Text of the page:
IRELAND's biggest film festival will feature a myriad of special events including a Q&A with Kevin Spacey.
The 'Usual Suspects' star will make his return to the capital for the Jameson Dublin International Film Festival -- which begins on February 17 -- to attend a "special interactive screening" of the cult movie, after which he will take questions from the floor.
It will be the actor's first visit to Ireland since 1999, when he spent three months in Dublin shooting 'Ordinary Decent Criminal', the Thaddeus O'Sullivan-directed drama, roughly based on the life of career criminal Martin Cahill, aka 'The General'.
"Kevin really hasn't been back in Ireland since then, so it will be great to have him here talking about one of his own favourite films," said festival director Grainne Humphreys.
She said the screening would take place in a warehouse setting, in keeping with the crime drama, rather than a Dublin cinema.
Father and son team Martin Sheen and Emilio Estevez will jet in for the Irish premiere of 'The Way', in which Estevez directs his father in the story of a man who walks a 1,000-year-old pilgrimage path in Spain in his late son's honour.
Over 130 films will be shown at the festival, which opens with 'Submarine', the eagerly awaited directorial debut of 'IT Crowd' actor Richard Ayoade.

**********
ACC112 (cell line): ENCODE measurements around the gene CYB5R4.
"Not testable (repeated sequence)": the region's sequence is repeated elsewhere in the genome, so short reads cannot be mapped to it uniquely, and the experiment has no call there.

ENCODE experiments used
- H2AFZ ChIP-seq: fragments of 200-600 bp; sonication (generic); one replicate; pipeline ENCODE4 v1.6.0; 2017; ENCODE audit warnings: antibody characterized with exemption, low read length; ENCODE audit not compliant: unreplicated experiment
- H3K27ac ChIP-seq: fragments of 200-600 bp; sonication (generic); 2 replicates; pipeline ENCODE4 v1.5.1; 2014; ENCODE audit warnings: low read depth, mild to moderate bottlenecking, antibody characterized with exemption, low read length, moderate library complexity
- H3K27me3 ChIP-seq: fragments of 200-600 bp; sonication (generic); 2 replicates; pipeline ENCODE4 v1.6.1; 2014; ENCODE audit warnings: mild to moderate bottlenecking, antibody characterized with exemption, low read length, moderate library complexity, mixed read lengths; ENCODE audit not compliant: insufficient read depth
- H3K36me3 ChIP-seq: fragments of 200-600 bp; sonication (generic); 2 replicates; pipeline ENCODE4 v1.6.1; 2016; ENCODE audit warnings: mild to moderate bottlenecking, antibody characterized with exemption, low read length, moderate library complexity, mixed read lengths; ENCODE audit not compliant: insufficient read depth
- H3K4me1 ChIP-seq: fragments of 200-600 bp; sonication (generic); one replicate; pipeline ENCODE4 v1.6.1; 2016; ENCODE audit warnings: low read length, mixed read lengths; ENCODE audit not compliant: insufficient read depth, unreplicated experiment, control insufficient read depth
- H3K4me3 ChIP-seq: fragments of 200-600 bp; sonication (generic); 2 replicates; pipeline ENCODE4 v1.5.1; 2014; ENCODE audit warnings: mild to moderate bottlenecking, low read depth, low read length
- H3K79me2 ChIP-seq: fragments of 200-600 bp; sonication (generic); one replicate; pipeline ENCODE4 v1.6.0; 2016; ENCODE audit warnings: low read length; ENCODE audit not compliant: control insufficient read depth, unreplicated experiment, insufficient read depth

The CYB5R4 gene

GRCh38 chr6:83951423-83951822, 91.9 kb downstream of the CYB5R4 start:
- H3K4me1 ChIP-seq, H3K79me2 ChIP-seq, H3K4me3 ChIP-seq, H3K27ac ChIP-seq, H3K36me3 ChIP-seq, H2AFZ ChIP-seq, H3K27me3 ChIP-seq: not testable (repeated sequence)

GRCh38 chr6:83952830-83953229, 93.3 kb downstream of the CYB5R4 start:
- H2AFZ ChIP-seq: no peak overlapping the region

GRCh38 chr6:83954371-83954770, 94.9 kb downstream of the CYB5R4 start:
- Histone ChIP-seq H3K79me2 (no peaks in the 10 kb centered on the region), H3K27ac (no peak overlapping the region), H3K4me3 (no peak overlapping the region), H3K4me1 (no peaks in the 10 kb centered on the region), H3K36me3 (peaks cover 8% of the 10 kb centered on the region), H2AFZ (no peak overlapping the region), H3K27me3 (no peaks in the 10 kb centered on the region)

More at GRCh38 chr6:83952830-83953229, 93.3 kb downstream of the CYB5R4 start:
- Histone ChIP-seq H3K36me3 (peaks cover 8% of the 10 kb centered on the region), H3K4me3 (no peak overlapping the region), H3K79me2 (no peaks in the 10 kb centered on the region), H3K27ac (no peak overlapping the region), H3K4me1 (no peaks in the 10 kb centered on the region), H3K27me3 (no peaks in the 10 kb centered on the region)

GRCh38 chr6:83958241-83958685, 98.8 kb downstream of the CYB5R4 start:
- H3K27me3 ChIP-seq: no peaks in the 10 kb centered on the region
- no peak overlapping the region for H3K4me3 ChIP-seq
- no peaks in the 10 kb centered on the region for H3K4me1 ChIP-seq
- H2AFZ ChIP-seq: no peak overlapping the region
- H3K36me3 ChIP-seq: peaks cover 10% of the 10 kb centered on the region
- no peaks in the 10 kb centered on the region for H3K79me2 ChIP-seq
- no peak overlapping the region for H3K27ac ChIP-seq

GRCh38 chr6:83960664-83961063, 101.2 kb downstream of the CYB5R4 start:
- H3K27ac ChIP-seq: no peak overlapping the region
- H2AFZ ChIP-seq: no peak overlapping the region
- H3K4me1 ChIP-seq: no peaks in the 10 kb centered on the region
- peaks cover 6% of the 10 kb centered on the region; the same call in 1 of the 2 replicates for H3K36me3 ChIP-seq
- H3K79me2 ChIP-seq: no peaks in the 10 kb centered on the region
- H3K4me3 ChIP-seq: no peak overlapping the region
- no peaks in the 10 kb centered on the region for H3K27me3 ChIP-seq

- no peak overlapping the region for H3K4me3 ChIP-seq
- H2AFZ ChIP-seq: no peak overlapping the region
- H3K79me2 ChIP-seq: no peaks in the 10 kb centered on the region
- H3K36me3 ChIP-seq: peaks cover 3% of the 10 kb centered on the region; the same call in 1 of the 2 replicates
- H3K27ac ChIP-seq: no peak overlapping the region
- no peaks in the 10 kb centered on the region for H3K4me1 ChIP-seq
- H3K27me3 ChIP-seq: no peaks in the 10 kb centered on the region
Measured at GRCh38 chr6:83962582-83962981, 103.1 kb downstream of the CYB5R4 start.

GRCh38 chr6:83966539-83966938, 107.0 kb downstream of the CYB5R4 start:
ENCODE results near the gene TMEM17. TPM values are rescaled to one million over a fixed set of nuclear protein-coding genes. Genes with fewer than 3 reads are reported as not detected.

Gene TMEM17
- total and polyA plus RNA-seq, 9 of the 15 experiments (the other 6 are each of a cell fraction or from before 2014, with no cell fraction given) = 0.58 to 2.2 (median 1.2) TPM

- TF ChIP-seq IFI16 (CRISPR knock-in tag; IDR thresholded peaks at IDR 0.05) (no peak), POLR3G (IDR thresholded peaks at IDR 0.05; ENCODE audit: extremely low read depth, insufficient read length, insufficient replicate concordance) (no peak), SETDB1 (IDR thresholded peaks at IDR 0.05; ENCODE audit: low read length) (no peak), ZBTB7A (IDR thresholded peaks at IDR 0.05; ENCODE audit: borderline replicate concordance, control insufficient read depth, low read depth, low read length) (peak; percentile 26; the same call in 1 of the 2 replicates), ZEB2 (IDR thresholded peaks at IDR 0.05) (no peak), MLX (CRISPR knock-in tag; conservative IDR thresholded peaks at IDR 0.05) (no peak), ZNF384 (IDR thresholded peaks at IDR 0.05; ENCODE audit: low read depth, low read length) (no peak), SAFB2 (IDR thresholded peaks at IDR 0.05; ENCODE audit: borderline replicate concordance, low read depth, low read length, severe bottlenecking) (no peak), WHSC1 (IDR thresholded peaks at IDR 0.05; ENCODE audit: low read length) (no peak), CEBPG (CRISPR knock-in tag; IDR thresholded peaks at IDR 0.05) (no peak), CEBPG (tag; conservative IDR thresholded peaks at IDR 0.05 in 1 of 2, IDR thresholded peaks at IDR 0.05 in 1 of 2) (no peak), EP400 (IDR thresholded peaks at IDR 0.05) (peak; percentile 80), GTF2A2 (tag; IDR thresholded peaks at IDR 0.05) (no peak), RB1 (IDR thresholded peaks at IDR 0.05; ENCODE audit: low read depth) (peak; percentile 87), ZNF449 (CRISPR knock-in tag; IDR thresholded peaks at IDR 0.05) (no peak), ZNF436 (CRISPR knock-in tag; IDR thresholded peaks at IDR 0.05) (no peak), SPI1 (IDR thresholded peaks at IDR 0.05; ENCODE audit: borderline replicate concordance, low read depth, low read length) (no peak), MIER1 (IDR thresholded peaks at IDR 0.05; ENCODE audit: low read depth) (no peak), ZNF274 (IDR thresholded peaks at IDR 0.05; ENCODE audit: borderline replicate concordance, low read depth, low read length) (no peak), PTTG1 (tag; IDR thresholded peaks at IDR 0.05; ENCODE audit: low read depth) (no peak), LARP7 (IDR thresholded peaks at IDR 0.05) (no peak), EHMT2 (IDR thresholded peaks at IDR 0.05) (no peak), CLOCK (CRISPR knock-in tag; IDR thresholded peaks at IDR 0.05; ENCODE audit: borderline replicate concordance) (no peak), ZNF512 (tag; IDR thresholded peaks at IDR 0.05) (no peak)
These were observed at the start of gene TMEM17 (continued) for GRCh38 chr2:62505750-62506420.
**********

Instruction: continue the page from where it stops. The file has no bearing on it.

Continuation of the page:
Other highlights include Irish premieres of George Nolfi's action-packed 'The Adjustment Bureau' starring Matt Damon; the thriller 'Unknown' featuring Liam Neeson and Aidan Quinn; the new Woody Allen film 'You Will Meet A Tall Dark Stranger'; and 'Wake Wood', starring Aiden Gillen, Eva Birthistle and Timothy Spall.
Documentaries also feature, with Mark Cousins presenting his film 'The First Movie', made by children on the Iraq/Kurdish border who were given cameras to create their own films; along with 'The Big Uneasy', a film by Harry Shearer, the voice from 'The Simpsons', which is his expose on the reaction to Hurricane Katrina.
With backers of this year's event including Jameson, the Arts Council, the Irish Film Board and Bord Failte, Ms Humphreys said the festival had not suffered any drop in funding.
"At the same time we are trying to achieve more, and get more done with the same amount of money. This we do with the assistance of actors, filmmakers, studios and our many supporters. It's really all about relationships," she said at the launch in Dublin's Tripod last night.
Tickets for the festival are available on www.jdiff.com